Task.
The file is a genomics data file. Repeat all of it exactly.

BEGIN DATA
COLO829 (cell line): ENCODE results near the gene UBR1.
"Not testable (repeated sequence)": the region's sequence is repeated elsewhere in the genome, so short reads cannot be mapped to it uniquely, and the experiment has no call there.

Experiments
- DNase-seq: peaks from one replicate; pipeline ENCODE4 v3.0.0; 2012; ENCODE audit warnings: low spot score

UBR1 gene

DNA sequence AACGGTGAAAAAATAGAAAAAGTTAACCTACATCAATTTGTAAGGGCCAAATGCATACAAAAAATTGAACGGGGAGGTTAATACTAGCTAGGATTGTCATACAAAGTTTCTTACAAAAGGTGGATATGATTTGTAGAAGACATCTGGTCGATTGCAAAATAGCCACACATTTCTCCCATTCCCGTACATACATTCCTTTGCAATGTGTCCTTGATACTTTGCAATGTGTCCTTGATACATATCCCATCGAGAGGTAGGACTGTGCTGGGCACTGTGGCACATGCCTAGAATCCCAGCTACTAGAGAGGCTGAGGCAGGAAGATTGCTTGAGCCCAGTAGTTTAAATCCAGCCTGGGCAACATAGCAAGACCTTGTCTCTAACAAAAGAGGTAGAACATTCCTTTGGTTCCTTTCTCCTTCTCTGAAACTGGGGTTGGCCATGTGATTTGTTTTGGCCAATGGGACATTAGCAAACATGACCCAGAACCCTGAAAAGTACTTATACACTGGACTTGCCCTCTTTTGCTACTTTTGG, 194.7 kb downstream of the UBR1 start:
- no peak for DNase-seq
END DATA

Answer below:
COLO829 (cell line): ENCODE results near the gene UBR1.
"Not testable (repeated sequence)": the region's sequence is repeated elsewhere in the genome, so short reads cannot be mapped to it uniquely, and the experiment has no call there.

Experiments
- DNase-seq: peaks from one replicate; pipeline ENCODE4 v3.0.0; 2012; ENCODE audit warnings: low spot score

UBR1 gene

DNA sequence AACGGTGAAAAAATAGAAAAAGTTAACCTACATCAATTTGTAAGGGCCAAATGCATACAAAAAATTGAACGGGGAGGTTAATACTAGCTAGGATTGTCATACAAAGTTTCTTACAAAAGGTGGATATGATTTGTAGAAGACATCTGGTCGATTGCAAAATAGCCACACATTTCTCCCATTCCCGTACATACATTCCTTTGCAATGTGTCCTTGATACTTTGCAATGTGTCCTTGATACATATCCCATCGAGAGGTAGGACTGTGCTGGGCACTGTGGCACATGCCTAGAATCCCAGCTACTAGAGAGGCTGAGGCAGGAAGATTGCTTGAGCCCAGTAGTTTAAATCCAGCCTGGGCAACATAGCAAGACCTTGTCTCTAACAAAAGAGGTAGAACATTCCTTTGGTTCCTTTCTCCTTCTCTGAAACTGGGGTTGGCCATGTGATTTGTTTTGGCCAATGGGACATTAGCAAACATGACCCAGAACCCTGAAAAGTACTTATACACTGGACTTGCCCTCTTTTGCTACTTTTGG, 194.7 kb downstream of the UBR1 start:
- no peak for DNase-seq